Company, and Thomas Addis Emmet, counselor at law, late of Ireland, two hundred dollars each, and one hundred dollars to Mrs. Palmer, widow of Elihu Palmer, late of New York, to be paid out of the money arising from said sale; and I give the remainder of the money arising from that sale, one-half thereof to Clio Rickman, of High or Upper Mary-le-Bone Street, London, and the other half to Nicholas Bonneville, of Paris, husband of Margaret B. Bonneville, aforesaid: and as to the South part of the said farm, containing upwards of one hundred acres, in trust to rent out the same, or otherwise put it to profit, as shall be found most advisable, and to pay the rents and profits thereof to the said Margaret B. Bonneville, in trust for her children, Benjamin Bonneville, and Thomas Bonneville, their education and maintenance, until they come to the age of twenty-one years, in order that she may bring them well up, give them good and useful learning, and instruct them in their duty to God, and the practise of morality; the rent of the land, or the interest of the money for which it may be sold, as hereinafter mentioned, to be employed in their education.
And after the youngest of the said children shall have arrived at the age
of twenty-one years, in further trust to convey the same to the said children, share and share alike, in fee simple. But if it shall be thought advisable by my executors and executrix, or the survivors of them, at any time before the youngest of the said children shall come of age, to sell and dispose of the said south side of the said farm, in that case I hereby authorize and empower my said executors to sell and dispose of the same, and I direct that the money arising from such sale be put into stock, either in the United States Bank stock, or New York Phoenix Insurance Company stock, the interest or dividends thereof to be applied as is already directed for the education and maintenance of the said children, and the principal to be transferred to the said children, or the survivor of them, on his or their coming of age.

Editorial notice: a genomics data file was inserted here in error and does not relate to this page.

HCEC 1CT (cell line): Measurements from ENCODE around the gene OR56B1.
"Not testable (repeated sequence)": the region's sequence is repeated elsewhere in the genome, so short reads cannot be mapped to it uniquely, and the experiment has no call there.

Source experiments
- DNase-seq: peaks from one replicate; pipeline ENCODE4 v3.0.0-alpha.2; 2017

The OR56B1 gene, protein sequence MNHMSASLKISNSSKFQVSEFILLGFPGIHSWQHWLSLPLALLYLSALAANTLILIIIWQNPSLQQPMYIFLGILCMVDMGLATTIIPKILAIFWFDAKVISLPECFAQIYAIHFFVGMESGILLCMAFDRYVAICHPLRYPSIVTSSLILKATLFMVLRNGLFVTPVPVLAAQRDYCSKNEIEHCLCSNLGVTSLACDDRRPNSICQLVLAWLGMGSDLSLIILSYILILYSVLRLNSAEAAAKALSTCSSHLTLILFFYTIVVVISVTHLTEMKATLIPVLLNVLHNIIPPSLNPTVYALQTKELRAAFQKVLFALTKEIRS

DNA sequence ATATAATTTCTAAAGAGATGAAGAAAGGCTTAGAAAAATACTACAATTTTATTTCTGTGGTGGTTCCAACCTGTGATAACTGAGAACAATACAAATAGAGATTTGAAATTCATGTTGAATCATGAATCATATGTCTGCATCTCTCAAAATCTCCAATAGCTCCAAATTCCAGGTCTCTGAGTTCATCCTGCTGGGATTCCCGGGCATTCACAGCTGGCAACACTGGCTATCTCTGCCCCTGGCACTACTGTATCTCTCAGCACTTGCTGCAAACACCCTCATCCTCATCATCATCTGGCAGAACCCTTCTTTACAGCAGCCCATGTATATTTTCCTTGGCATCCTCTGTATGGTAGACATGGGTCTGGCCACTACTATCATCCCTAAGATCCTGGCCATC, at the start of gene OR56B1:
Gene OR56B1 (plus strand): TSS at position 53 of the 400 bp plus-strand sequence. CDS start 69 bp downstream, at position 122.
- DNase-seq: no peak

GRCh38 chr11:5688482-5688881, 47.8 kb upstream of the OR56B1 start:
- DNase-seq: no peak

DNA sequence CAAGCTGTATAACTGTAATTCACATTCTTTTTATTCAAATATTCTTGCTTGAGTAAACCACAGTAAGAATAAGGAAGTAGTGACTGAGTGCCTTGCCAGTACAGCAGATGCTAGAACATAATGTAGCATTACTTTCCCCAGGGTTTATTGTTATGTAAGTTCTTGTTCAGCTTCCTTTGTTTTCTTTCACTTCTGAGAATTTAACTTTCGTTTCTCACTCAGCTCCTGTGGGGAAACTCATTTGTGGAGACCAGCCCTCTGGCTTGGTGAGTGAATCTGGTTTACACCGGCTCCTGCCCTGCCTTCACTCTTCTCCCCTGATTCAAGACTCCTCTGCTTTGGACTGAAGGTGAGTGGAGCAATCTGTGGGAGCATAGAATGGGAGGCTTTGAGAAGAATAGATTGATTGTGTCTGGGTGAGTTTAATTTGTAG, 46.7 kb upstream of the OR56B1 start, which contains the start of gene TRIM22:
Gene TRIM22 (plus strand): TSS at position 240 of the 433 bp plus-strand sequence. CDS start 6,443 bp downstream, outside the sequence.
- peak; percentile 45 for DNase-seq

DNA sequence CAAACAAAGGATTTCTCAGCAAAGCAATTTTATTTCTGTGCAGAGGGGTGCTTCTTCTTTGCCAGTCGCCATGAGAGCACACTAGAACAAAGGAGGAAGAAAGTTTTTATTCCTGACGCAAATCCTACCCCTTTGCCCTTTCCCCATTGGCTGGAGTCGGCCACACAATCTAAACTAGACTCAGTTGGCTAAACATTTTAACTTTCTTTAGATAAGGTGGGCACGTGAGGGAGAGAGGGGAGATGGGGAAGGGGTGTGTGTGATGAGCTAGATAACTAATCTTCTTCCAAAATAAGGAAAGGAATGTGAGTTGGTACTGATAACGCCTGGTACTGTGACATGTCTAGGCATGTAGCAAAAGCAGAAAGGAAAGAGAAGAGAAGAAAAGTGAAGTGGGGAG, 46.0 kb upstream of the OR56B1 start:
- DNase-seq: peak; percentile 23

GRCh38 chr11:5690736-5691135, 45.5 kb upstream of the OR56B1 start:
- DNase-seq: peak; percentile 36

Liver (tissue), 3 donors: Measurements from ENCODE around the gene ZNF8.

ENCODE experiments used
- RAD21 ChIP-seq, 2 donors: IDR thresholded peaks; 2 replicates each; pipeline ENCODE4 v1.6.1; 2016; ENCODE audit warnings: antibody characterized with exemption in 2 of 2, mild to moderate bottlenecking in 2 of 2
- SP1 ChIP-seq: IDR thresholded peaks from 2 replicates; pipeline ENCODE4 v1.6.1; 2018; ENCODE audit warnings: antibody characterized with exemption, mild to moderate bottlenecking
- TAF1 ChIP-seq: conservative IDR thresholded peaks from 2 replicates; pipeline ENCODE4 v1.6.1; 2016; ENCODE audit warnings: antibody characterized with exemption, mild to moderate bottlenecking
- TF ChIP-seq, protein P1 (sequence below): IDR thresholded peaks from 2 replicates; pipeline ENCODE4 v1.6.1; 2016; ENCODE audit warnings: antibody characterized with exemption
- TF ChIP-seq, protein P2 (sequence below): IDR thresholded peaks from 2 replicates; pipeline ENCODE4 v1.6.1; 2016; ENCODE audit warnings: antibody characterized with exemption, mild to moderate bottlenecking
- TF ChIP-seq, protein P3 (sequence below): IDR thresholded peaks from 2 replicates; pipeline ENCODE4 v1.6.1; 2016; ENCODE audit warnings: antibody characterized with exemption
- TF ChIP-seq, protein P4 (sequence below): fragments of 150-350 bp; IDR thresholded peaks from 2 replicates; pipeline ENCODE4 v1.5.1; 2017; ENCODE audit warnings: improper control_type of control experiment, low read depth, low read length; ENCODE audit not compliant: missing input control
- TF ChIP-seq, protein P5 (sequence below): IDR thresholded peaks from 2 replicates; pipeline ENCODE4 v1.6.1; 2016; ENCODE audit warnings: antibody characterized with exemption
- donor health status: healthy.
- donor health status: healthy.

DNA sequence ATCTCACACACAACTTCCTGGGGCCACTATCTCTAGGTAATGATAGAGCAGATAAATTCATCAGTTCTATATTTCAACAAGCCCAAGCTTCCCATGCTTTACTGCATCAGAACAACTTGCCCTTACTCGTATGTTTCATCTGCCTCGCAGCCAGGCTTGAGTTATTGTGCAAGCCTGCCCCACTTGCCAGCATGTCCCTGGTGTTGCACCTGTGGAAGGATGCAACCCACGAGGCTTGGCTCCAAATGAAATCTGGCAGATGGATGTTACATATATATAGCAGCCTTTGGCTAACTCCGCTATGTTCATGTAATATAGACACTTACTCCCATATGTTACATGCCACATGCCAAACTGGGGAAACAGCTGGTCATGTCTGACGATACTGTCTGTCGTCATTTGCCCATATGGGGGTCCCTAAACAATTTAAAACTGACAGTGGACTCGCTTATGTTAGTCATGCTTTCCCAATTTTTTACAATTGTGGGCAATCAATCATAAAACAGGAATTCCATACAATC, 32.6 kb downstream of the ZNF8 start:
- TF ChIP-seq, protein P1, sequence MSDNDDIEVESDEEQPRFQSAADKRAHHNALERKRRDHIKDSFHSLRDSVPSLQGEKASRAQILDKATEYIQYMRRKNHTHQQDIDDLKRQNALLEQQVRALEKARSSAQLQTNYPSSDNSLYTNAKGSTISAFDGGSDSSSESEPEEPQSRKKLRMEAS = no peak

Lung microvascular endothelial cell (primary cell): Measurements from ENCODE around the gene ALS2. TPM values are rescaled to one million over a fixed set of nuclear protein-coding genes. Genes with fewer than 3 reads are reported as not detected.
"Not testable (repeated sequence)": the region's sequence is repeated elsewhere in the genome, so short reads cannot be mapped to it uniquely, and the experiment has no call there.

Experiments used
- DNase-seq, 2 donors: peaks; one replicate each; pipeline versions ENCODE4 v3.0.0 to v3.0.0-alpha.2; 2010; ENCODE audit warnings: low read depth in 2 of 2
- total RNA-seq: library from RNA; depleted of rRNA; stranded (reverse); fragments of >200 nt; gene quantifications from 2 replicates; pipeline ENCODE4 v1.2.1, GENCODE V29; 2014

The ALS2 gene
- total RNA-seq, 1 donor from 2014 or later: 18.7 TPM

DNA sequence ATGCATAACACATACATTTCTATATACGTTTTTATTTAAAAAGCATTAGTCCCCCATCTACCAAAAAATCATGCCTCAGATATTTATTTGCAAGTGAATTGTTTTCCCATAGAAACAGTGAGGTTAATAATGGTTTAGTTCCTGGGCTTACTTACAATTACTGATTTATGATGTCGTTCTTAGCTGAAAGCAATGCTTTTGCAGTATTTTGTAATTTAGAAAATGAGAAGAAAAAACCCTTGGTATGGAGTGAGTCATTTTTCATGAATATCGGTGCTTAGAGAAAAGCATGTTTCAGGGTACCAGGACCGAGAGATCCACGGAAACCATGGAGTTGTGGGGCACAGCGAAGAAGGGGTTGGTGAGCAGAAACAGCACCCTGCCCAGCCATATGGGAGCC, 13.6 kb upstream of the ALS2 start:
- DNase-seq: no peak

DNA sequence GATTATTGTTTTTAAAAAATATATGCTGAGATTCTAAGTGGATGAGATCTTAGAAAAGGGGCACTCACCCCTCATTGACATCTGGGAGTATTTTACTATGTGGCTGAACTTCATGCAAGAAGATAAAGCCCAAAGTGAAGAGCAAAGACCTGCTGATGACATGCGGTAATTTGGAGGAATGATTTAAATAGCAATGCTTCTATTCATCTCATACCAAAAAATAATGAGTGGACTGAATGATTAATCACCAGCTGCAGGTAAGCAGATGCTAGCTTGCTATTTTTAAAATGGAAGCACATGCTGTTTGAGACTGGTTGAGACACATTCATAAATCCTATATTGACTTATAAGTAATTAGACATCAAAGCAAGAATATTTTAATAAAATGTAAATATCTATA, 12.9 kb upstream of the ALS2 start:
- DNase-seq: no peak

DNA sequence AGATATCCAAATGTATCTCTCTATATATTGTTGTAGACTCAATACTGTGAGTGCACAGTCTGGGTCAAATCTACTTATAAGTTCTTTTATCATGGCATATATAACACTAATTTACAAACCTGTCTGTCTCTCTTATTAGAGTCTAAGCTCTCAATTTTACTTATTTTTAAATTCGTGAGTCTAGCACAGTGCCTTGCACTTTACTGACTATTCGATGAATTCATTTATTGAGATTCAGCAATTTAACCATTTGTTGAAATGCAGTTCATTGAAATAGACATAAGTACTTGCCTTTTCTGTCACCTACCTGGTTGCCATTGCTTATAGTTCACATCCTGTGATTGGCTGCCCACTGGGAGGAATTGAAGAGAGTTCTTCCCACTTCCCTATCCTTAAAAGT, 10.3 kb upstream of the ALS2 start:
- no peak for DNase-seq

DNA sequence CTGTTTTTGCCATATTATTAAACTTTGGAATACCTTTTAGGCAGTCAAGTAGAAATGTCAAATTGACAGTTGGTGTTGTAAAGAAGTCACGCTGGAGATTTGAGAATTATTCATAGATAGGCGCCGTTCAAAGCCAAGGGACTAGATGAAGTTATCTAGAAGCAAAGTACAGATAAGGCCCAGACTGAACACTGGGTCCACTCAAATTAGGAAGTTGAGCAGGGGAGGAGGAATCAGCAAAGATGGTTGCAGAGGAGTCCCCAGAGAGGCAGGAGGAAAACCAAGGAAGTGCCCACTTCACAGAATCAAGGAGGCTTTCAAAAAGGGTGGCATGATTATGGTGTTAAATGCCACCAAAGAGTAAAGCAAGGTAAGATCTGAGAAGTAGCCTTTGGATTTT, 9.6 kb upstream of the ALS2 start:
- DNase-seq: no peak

I know not if the Society of people called Quakers, admit a person to be buried in their burying ground, who does not belong to their Society, but if they do, or will admit me, I would prefer being buried there; my father belonged to that profession, and I was partly brought up in it. But if it is not consistent with their rules to do this, I desire to be buried on my own farm at New Rochelle.
The place where I am to be buried, to be a square of twelve feet, to be enclosed with rows of trees, and a stone or post and rail fence, with a headstone with my name and age engraved upon it, author of “Common Sense.” I nominate, constitute, and appoint Walter Morton, of the New York Phoenix Insurance Company, and Thomas Addis Emmet, counselor at law, late of Ireland, and Margaret B. Bonneville, executors and executrix to this my last will and testament, requesting the said Walter Morton and Thomas Addis Emmet, that they will give what assistance they conveniently can to Mrs. Bonneville, and see that the children be well brought up. Thus placing confidence in their friendship, I herewith take my final leave of them and of the world.
I have lived an honest and useful life to mankind; my time has been spent
in doing good, and I die in perfect composure and resignation to the will of my Creator, God. Dated the eighteenth day of January, in the year one thousand eight hundred and nine; and I have also signed my name to the other sheet of this will, in testimony of its being a part thereof.
Signed, sealed, published, and declared by the testator, in our presence, who, at his request, and in the presence of each other, have set our names as witnesses thereto, the words “published and declared” first interlined.
W M . KEESE, JAMES ANGEVINE, CORNELIUS RYDER.